Step 3: Invoking the Torque Maven 1 Plugin

With the configuration of the Torque Maven 1 Plugin completed, you can now generate the object model to support your database, and optionally create your database and all of its associated tables. Each of these tasks is covered in the following sections.

Note: If you are yet to jump aboard the Maven ship you can download the torque-gen archive and make use of the Ant build file build-torque.xml contained therein. See the Generator documentation for details.

Generating the Object Model and Associated SQL

The generation of your object model will produce Java source files that can be used to represent your database. These classes enable you to create, edit, delete, and select objects that represent rows in your database tables. In addition, Torque will generate SQL to create your database tables (you have the option of executing the SQL as demonstrated later in this tutorial).

The object model consists of four classes for each table in your schema. For example, the author table, defined in this tutorial, will result in the following four classes: Author, AuthorPeer, BaseAuthor, and BaseAuthorPeer (a discussion on the use of these classes is deferred until we write our sample application).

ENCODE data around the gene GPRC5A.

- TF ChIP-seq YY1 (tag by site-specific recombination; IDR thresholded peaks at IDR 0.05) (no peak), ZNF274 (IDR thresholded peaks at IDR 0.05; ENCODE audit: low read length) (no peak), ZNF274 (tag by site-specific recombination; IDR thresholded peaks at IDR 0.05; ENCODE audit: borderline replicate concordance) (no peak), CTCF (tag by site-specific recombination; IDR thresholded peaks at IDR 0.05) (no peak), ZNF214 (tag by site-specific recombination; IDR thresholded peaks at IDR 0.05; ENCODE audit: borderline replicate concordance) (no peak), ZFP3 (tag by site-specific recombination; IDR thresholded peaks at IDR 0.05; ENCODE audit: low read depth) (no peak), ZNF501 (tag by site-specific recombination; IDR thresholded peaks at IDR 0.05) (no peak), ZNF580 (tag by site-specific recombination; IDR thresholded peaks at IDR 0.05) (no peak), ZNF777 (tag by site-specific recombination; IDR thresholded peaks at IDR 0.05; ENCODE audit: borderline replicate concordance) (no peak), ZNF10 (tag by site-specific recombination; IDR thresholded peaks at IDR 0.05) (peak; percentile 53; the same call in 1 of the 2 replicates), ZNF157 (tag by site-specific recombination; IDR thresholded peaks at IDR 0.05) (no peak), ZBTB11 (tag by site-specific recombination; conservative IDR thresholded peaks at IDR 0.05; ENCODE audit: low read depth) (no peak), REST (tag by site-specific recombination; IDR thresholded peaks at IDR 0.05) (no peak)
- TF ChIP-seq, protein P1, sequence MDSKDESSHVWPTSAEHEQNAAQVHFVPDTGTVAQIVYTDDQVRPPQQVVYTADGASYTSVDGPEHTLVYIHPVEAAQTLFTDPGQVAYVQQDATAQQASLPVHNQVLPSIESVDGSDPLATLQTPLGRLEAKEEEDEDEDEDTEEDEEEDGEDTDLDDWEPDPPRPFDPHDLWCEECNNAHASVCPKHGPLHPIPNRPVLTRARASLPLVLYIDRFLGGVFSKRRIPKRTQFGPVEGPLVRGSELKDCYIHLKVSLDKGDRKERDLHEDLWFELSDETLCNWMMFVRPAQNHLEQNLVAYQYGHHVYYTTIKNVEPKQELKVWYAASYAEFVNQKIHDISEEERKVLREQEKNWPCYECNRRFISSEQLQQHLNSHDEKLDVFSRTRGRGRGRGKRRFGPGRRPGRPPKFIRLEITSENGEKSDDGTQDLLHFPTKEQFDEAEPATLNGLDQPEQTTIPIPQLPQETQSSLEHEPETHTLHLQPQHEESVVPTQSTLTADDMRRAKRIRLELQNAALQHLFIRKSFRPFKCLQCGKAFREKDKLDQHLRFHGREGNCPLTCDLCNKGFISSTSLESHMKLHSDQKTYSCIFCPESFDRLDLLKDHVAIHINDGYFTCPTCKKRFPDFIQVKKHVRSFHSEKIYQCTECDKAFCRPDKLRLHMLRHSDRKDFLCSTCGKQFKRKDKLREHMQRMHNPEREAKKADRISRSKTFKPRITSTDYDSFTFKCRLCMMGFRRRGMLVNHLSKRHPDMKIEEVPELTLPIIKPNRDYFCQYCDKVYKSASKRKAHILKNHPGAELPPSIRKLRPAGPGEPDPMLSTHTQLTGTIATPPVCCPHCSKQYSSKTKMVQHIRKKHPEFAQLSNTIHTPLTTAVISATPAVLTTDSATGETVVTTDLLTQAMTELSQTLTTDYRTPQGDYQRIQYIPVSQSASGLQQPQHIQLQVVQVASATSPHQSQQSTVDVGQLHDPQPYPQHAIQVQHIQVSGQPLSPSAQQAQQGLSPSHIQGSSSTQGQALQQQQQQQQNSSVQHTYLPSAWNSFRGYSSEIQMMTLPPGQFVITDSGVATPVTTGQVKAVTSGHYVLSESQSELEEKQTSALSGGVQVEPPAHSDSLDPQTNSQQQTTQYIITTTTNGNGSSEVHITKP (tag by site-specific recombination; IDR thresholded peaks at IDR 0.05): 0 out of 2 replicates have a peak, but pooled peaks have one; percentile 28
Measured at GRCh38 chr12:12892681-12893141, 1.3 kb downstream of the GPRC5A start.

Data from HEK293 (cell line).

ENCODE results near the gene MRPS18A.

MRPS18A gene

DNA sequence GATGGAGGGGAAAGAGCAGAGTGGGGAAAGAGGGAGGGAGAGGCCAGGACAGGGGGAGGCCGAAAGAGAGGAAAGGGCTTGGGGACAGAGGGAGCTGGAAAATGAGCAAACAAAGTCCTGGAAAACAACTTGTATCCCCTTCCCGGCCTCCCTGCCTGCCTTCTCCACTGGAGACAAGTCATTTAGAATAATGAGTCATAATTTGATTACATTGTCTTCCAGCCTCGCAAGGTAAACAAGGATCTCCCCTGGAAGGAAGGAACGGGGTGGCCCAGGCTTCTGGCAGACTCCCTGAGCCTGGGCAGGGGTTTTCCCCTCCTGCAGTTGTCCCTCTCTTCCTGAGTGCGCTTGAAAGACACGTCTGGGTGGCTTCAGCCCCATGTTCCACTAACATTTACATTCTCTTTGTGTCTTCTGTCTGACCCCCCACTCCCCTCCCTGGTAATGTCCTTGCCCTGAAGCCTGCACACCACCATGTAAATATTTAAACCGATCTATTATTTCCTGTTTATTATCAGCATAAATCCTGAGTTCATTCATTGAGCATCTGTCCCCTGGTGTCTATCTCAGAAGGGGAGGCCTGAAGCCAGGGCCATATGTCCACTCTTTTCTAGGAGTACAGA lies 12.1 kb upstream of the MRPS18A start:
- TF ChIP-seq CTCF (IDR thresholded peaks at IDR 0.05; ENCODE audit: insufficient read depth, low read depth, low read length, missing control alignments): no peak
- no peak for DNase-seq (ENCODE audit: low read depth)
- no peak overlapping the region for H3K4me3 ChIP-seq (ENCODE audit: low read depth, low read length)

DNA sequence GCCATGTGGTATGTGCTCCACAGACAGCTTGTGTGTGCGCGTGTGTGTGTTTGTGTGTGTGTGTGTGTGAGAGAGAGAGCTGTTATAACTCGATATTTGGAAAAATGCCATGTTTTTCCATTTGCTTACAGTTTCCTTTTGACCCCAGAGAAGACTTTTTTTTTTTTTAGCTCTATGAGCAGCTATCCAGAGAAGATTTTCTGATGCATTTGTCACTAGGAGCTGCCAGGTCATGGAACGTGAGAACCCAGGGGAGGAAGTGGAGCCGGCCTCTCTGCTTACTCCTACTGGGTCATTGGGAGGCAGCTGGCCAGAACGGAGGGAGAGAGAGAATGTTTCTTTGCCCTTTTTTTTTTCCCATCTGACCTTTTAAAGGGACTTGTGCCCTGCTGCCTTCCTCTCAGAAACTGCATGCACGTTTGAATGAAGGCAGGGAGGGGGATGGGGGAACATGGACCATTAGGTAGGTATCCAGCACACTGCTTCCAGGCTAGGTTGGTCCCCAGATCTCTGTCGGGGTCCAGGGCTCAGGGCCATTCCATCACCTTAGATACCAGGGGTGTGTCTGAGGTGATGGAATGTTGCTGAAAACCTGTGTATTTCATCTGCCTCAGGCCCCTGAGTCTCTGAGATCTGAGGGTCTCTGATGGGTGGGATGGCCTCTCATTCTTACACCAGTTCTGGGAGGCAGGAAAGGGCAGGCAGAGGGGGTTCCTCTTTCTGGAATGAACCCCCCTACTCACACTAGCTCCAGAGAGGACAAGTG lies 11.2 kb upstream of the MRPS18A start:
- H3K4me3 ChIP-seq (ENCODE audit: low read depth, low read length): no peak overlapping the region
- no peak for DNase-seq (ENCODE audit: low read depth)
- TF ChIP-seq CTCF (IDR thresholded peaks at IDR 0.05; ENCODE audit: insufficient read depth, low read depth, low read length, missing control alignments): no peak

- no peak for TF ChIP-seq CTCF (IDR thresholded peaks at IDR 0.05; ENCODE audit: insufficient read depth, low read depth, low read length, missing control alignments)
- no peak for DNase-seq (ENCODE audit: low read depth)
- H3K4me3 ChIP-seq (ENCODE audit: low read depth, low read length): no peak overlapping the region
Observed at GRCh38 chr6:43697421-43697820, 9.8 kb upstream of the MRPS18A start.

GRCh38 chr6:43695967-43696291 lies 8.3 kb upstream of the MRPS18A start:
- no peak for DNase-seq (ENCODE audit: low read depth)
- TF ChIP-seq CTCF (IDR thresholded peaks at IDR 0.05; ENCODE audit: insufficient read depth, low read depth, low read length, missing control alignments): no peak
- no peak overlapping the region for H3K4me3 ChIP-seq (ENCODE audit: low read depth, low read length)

To generate your object model and the associated SQL, type the following command in your top-level project directory:

maven torque

A successful build will be indicated by the ‘BUILD SUCCESSFUL’ message.

The generated Java classes are located in the src/java directory and will be in a directory hierarchy matching that of the torque.targetPackage you specified in These are the files that will be compiled into your object model classes.

The generated SQL files are located in the target/sql directory. For each database schema in your src/schema directory, there will be a corresponding file with a .sql extension instead of .xml extension. The contents of these files are the SQL commands that can be used to manually or automatically (see next section) create your database tables.

To change the directory where the classes are generated, use the properties torque.home, torque.output.dir and/or in your file - see the properties reference for more detail).

If you encounter errors while building, it is more than likely a formatting error of your database schema file. Check the format of the file and make sure it conforms to the Torque Schema Reference.